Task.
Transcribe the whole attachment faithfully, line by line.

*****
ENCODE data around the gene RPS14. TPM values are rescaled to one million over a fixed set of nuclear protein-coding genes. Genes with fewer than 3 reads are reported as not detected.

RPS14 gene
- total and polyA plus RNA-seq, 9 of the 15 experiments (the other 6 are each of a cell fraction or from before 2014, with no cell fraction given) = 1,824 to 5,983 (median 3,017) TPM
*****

ENCODE data around the gene RPS14. TPM values are rescaled to one million over a fixed set of nuclear protein-coding genes. Genes with fewer than 3 reads are reported as not detected.

RPS14 gene
- total and polyA plus RNA-seq, 9 of the 15 experiments (the other 6 are each of a cell fraction or from before 2014, with no cell fraction given) = 1,824 to 5,983 (median 3,017) TPM